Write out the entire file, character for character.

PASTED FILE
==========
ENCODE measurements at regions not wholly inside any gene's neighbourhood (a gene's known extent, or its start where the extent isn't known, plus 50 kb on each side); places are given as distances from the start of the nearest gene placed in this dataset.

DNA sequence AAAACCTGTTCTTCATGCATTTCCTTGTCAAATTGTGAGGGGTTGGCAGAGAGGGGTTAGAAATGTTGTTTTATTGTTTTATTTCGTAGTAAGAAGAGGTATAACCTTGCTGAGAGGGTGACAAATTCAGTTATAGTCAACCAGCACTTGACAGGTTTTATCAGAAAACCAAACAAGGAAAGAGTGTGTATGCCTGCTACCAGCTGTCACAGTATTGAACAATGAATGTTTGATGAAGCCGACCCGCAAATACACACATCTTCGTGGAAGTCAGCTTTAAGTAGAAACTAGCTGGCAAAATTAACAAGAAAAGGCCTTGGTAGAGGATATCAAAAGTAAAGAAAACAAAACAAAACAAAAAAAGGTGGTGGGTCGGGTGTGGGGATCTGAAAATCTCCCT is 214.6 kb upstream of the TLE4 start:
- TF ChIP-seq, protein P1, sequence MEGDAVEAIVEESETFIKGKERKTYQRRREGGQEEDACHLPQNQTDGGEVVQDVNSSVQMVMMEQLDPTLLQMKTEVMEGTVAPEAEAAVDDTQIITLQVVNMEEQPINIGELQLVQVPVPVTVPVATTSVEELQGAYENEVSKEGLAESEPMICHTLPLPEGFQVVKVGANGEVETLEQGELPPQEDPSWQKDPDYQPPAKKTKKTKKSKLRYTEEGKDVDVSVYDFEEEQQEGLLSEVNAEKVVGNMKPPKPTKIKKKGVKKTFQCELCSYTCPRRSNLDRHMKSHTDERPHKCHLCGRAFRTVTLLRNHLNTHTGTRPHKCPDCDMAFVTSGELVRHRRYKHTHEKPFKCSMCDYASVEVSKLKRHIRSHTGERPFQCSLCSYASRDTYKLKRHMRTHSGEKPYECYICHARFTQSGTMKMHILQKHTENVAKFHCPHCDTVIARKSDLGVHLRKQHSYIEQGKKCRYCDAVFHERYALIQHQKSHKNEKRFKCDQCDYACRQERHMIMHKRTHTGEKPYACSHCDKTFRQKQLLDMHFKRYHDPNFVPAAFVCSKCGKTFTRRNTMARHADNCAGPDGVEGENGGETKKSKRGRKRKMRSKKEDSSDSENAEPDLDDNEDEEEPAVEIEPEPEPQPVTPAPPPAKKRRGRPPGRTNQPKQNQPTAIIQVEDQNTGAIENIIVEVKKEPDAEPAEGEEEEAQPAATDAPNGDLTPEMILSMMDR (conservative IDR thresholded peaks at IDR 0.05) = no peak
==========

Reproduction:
ENCODE measurements at regions not wholly inside any gene's neighbourhood (a gene's known extent, or its start where the extent isn't known, plus 50 kb on each side); places are given as distances from the start of the nearest gene placed in this dataset.

DNA sequence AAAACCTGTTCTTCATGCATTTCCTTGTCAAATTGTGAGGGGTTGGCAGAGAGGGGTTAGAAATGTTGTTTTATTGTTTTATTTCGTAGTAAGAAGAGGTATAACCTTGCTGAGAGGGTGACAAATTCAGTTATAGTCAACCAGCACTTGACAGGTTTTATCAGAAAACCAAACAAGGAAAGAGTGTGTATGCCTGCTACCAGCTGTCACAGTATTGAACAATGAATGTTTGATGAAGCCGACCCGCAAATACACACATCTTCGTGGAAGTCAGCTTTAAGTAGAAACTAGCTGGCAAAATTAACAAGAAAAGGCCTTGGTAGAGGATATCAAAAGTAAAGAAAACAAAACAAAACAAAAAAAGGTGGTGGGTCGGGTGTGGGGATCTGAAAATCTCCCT is 214.6 kb upstream of the TLE4 start:
- TF ChIP-seq, protein P1, sequence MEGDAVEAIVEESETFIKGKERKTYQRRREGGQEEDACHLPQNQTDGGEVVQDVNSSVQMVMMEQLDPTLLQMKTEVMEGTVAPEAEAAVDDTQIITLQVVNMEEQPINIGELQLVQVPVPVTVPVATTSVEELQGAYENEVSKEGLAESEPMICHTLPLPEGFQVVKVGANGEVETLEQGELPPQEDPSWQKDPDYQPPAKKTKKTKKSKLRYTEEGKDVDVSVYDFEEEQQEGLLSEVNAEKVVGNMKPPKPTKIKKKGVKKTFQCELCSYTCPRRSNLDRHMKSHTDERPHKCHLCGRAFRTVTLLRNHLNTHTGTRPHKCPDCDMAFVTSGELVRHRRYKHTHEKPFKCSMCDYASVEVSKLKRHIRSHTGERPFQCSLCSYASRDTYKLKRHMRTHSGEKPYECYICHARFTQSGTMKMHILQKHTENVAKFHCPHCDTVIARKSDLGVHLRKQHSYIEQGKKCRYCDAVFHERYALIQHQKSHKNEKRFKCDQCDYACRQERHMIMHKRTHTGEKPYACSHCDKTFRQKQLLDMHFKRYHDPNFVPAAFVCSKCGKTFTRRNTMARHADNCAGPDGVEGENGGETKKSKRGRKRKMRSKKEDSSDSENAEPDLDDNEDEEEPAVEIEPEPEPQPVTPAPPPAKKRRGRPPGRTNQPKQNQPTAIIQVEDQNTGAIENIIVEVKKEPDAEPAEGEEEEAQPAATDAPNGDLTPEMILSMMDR (conservative IDR thresholded peaks at IDR 0.05) = no peak